There’s always time to eat a burger in The Terrace at Oliewenhuis, while the bar at Seven is a mainstay of Bloem.
About two kilometres to the east lies Naval Hill in Franklin Game Reserve. The road winds up the sunset side of this flat-topped hill that’s still famous as the wildlife reserve surrounded by a city. I used to come here when the world was too heavy and I didn’t have the time or money for a getaway to the Karoo or Golden Gate Highlands National Park. It’s really wild too: a colleague and I were once chased by a big bull giraffe when we tried to take pictures. But this only happened once and there are no predators up here either.
Park your car near the observatory and wait for the springbok and wildebeest to stroll past on the small plain towards the east. Shift your gaze upward and see cream-yellow clouds in the endless sky. Drive south for approximately three minutes, to a tall statue of Nelson Mandela. It’s a novelty and locals make a mini-pilgrimage to Tata Madiba and pose proudly, hugging his legs.
Photo by Landi Volschenk.
May I suggest that you return to the observatory, which has become a digital planetarium, and see a show such as ‘Secrets of the Solar System’. This old charmer used to be the Lamont-Hussey Observatory, then became a theatre (where the Voëlvry tour once performed), before adopting its current status.
The next day I take the car down President Brand Street and drive past the city’s magnificent and quite famous sandstone buildings: the city hall, the Fourth Raadsaal, the appeal court and onto the Old Presidency Museum. The man in charge looks somewhat bemused to see a tourist and hands me an info sheet with faded, illegible text.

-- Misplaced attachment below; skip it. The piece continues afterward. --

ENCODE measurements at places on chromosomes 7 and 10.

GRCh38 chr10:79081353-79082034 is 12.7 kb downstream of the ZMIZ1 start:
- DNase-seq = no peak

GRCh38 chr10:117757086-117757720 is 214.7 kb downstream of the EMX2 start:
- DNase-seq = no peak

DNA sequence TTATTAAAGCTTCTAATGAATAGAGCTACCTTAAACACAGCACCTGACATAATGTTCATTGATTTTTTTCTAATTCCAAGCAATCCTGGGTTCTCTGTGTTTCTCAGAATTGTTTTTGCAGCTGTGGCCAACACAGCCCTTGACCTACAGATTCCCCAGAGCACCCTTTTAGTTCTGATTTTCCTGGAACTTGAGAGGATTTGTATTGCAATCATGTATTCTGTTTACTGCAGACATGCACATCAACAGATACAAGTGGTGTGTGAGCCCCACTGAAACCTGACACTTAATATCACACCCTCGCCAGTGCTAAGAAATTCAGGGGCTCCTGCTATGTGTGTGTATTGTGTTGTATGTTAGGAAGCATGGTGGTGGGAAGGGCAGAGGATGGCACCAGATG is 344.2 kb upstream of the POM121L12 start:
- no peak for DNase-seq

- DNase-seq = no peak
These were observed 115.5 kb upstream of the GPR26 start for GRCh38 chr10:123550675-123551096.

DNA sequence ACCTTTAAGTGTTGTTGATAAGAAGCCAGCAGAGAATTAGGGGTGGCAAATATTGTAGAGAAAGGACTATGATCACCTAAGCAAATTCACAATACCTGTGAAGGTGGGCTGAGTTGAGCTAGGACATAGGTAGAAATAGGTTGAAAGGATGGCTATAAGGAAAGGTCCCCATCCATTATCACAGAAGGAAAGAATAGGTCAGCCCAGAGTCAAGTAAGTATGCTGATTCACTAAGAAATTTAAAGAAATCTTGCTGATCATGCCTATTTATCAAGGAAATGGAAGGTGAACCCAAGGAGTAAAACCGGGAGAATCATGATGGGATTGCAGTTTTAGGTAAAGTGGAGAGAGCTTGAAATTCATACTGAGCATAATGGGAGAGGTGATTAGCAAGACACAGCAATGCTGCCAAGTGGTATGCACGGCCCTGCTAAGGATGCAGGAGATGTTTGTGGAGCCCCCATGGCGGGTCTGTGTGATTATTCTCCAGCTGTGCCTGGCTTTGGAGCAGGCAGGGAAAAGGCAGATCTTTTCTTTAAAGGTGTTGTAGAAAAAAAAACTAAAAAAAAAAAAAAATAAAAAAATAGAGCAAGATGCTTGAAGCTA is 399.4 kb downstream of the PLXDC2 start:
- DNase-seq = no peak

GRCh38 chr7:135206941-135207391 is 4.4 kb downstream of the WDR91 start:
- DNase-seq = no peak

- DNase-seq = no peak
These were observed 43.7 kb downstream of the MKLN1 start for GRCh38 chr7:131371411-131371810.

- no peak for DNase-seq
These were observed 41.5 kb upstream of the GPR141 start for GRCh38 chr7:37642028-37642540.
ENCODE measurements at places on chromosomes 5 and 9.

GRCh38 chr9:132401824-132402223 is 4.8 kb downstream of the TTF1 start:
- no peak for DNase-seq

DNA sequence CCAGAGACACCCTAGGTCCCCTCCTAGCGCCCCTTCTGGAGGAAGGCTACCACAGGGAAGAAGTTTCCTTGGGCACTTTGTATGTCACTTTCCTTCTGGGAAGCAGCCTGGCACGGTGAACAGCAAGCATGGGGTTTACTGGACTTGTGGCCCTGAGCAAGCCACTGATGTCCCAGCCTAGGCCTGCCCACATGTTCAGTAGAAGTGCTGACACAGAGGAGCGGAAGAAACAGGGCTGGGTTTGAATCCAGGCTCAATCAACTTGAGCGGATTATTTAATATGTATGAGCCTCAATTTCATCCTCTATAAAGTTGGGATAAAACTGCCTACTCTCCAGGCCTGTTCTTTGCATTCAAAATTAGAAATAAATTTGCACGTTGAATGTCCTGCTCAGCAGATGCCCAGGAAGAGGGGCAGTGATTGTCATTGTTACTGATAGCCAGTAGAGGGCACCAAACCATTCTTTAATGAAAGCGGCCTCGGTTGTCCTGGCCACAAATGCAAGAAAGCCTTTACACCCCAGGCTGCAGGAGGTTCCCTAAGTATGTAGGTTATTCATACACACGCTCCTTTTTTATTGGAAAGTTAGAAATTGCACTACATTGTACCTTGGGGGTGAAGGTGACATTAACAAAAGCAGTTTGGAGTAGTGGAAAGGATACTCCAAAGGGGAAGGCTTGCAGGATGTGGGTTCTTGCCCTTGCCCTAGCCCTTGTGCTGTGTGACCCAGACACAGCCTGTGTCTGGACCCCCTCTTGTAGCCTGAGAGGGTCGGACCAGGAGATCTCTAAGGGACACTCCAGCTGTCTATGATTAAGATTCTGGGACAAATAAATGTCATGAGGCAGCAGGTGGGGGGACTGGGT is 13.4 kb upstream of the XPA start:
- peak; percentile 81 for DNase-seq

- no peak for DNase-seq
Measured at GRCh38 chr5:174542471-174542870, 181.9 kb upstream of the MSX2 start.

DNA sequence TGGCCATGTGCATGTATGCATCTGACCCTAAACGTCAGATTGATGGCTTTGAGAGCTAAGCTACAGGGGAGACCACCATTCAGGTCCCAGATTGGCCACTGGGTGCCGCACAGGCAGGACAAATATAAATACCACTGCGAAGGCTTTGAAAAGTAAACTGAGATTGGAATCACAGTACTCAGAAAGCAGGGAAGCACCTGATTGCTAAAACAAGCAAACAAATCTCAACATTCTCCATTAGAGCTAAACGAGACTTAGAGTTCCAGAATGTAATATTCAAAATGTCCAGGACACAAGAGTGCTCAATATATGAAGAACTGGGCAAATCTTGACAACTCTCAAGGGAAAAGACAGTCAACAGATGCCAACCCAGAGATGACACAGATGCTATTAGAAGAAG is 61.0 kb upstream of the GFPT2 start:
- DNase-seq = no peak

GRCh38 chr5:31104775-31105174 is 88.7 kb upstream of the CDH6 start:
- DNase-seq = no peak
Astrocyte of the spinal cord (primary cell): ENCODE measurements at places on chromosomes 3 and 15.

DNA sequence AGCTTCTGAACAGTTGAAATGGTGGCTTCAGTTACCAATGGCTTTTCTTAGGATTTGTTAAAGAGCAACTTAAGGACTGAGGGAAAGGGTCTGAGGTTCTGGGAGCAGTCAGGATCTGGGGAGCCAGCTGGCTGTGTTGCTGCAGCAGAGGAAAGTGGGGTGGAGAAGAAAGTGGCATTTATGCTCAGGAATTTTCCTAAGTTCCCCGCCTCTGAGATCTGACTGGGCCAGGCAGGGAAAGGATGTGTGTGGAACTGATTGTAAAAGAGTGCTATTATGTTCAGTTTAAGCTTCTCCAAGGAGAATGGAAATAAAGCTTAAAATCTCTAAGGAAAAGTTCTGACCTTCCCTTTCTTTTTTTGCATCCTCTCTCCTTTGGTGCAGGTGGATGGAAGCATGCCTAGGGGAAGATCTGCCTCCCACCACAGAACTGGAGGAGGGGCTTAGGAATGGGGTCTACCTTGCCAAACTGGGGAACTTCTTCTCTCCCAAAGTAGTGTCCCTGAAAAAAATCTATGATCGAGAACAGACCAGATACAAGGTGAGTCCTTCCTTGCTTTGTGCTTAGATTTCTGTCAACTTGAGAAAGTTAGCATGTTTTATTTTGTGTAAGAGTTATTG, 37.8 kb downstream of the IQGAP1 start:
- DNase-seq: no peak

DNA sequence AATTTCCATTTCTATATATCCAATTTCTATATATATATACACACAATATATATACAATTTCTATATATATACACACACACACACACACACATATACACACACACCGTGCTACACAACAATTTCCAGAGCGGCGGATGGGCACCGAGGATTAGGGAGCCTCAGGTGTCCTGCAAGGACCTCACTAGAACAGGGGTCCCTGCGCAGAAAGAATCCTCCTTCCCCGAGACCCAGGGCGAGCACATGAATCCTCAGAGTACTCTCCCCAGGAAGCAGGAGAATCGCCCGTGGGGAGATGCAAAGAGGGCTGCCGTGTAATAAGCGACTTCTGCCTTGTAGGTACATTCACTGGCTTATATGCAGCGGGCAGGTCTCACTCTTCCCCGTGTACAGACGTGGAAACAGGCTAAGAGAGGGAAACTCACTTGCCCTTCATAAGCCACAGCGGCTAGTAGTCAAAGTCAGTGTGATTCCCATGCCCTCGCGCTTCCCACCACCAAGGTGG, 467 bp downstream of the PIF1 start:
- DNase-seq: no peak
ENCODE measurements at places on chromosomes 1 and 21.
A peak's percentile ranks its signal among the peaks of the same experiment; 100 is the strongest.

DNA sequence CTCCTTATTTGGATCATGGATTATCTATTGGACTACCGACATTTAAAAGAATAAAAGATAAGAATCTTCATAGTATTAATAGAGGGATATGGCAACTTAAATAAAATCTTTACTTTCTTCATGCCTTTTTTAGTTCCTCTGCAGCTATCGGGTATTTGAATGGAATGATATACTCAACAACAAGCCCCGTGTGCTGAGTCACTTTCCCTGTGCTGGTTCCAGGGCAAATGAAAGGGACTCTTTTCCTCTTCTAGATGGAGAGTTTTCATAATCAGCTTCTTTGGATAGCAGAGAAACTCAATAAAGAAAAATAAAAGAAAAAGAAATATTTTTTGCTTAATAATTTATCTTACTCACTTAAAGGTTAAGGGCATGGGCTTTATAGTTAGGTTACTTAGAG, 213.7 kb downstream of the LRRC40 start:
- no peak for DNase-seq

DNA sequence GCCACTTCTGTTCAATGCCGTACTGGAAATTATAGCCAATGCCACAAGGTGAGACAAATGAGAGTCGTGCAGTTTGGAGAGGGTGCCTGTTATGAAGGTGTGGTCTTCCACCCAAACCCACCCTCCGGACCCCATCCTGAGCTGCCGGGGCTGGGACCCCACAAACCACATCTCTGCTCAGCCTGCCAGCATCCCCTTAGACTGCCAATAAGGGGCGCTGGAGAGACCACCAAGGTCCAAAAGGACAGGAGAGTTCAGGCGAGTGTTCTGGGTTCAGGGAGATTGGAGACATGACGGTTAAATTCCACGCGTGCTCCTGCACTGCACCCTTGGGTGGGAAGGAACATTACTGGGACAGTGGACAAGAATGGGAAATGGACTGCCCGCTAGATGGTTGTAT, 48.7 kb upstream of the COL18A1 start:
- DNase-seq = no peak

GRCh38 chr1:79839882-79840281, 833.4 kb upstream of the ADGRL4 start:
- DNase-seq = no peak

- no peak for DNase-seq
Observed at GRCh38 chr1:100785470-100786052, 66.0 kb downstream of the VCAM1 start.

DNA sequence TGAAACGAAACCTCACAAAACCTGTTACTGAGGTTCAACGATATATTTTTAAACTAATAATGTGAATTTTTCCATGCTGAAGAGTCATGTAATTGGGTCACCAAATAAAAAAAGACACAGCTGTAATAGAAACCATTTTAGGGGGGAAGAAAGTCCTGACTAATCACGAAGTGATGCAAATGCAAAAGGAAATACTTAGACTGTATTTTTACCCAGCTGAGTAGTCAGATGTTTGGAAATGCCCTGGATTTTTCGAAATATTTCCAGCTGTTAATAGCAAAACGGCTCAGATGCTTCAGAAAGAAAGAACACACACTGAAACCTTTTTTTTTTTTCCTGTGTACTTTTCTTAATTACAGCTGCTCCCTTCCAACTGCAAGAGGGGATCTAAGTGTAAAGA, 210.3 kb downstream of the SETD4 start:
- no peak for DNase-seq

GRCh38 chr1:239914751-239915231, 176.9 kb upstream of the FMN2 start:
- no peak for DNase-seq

Next door, at the tourism office, they seem as unprepared and I receive a booklet that lists the annual arts festival, Vryfees, under the heading ‘Flea Markets’. The landmark Wesleyan Church, which nurtured a young ANC, is inaccessible and the young man at the counter in the next-door building, who might or might not work there, blames the ANC… This is the Bloemfontein that says ‘I’m just a crash pad on your way north or south – nothing else to do here.’ It’s both wrong and right.
Liedjiesbos’ lounge is crammed with good art. Photo by Landi Volschenk.
Getting to Bloemfontein
You’re up for it, then? Bloem is a 400-kilometre drive from Joburg on the N1.Mango flies to Bloemfontein’s Bram Fischer airport from Cape Town andCemAir has recently launched a 35-minute flight from OR Tambo from R1170.
Things to do in Bloemfontein
1. Swim in the Olympic-sized Stadium Swimming Bath
It’s on Park Road, and it’s where Ryk Neethling competed in many school galas. Its length makes it a perfect training ground for that Robben Island swim you’ve been planning. Alternatively, just have a dip and grab an ice cream. There’s also a kiddies pool for toddlers.
2. Visit the Free State National Botanical Gardens